During the time of Babylonian occupation and exile, the people had to face the fact that their plight was their own doing. Yet, eventually, God acknowledged their pain and had compassion. A repentant people were ready to come home to God and Jerusalem. God assured them that the way would be made clear for them to return. The strength they lacked to endure the journey, God would provide.

Around 500 years later, God sent John the Baptist to deliver another call for repentance. This time the people Israel were occupied by the Roman Empire. They looked forward to a savior who would release them and ‘make Israel great again.’ Yet, God had a different idea of what they needed. They did not need their nation’s political and military power restored, they needed their relationship with God and their neighbors restored.

In this year of our Christian calendar, we will be focusing on Mark’s gospel. Mark alerts his readers of the magnitude of Jesus’ story by starting his gospel with the same words that begin the Old Testament – “In the beginning.” Jesus’ story begins as God’s began. Mark’s description of John the Baptist is identical to the description of Elijah found in 2 Kings. When Elijah came out of exile in the wilderness – “he was hairy and dressed in animal skins with a leather belt around his waist.” For Mark, John the Baptist was a great prophet in the mold of Elijah, the prophet the Jews believed, and still believe, would return to earth to announce the Coming of the Messiah and the end of time.

John had God’s message of harsh truth. ‘The world just isn’t the way it’s supposed to be’ John the Baptist cried. Like their ancestors in Israel, they were failing to follow God. John the Baptist told the people they needed to change and if they didn’t, things would get worse for everybody. This time, it was up to them to make the path to the Lord straight. And, the way they needed to do it was to repent. To press the urgency of their need, John told them the day of judgment was near.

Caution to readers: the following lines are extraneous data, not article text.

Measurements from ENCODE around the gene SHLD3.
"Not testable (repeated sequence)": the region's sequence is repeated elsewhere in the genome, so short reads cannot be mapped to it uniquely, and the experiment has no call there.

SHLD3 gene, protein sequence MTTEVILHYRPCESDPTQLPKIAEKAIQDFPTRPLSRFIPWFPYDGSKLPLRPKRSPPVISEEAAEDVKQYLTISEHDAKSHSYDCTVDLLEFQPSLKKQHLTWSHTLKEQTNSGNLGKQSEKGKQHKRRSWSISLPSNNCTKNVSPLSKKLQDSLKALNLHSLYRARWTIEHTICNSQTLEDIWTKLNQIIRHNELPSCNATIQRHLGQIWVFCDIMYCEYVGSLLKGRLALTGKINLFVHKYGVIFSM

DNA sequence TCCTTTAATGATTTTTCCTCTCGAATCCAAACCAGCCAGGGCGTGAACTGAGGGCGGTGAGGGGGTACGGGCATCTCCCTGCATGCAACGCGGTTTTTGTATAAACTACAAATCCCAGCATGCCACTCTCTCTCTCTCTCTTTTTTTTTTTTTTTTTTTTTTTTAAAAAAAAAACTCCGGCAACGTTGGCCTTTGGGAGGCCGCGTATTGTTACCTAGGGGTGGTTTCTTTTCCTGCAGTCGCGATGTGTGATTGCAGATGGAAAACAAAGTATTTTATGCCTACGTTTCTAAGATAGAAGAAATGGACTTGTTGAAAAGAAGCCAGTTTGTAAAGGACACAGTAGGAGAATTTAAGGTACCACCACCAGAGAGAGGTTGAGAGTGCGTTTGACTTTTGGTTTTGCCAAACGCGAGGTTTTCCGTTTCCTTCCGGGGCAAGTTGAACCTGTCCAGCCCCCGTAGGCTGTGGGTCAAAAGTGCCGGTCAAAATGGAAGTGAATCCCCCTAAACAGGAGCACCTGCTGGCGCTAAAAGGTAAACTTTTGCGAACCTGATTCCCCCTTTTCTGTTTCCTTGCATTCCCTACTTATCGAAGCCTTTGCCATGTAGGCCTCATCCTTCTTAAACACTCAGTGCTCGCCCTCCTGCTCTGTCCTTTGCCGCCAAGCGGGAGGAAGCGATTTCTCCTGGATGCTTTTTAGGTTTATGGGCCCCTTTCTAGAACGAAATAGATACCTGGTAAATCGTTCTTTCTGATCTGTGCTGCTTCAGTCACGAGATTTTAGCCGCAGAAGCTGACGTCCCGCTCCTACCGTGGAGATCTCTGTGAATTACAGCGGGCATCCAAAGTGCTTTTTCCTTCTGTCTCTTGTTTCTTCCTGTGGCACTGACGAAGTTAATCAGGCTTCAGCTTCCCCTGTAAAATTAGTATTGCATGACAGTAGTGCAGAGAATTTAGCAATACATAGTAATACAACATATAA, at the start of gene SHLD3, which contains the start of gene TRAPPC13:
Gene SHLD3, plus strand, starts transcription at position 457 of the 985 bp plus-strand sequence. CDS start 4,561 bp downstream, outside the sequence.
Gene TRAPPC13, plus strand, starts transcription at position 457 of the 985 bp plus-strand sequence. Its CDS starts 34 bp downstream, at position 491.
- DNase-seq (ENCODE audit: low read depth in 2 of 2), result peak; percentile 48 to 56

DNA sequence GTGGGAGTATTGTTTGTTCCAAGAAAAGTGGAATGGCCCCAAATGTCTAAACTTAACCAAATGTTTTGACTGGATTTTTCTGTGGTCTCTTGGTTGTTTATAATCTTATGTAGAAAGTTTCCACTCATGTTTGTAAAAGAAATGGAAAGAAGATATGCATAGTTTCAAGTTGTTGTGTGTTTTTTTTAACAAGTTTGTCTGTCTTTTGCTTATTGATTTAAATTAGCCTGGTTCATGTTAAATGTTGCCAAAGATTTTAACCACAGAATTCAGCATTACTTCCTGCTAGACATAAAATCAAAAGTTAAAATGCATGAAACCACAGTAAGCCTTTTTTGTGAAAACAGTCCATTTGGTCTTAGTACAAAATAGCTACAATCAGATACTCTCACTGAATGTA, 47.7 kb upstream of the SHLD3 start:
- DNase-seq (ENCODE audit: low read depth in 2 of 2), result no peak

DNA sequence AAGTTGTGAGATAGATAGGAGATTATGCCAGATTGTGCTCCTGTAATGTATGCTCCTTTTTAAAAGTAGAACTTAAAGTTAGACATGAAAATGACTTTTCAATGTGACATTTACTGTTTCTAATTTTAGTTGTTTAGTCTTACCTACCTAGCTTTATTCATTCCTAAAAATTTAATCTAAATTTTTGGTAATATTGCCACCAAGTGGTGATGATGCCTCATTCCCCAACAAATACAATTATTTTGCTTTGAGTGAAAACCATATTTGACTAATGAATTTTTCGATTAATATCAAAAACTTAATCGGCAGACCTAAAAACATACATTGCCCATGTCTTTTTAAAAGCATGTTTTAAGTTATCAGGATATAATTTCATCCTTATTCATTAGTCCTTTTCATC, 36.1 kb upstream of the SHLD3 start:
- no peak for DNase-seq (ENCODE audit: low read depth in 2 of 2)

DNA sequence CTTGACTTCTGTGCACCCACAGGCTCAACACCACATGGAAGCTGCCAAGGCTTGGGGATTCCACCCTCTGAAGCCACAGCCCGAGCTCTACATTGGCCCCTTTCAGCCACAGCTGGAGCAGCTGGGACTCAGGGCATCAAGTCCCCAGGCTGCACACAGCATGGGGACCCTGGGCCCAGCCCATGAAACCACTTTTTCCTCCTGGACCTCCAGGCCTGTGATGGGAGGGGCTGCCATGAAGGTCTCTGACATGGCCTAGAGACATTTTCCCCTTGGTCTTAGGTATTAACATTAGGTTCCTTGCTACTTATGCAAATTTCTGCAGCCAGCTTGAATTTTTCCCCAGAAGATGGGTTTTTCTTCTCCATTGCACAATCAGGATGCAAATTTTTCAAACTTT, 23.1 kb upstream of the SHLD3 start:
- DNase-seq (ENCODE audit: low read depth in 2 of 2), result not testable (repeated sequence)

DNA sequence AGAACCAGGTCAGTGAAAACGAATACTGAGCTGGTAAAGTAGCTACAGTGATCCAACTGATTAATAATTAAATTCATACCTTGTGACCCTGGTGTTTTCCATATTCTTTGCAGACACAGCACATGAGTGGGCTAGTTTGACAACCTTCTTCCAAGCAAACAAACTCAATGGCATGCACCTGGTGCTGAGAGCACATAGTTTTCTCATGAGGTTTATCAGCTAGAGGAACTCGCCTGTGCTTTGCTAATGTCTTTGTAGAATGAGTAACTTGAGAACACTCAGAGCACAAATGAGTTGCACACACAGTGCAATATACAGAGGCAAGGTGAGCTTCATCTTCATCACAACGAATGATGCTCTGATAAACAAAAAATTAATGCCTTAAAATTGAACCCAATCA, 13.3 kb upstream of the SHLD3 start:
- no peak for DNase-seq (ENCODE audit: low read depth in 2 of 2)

For the past few weeks, we have been hearing a lot about the day of judgment when Christ returns. In bible-speak, this is called apocalyptic writing. The first Sunday of Advent we heard Mark’s description of the future event. It’s not a very comforting start to the season of Advent; but, as I said last week, the first Sunday of Advent focuses on why we needed a savior. Today, our gospel reading assures us that the Savior did indeed come, and God sent a messenger for us to prepare for his arrival. Mark does not have a birth narrative. For Mark, shorter and more starkly succinct than the other three gospels, what was important for his audience to know was that the world had a new beginning – the chance for a do-over. And, that new beginning started with Jesus’ ministry.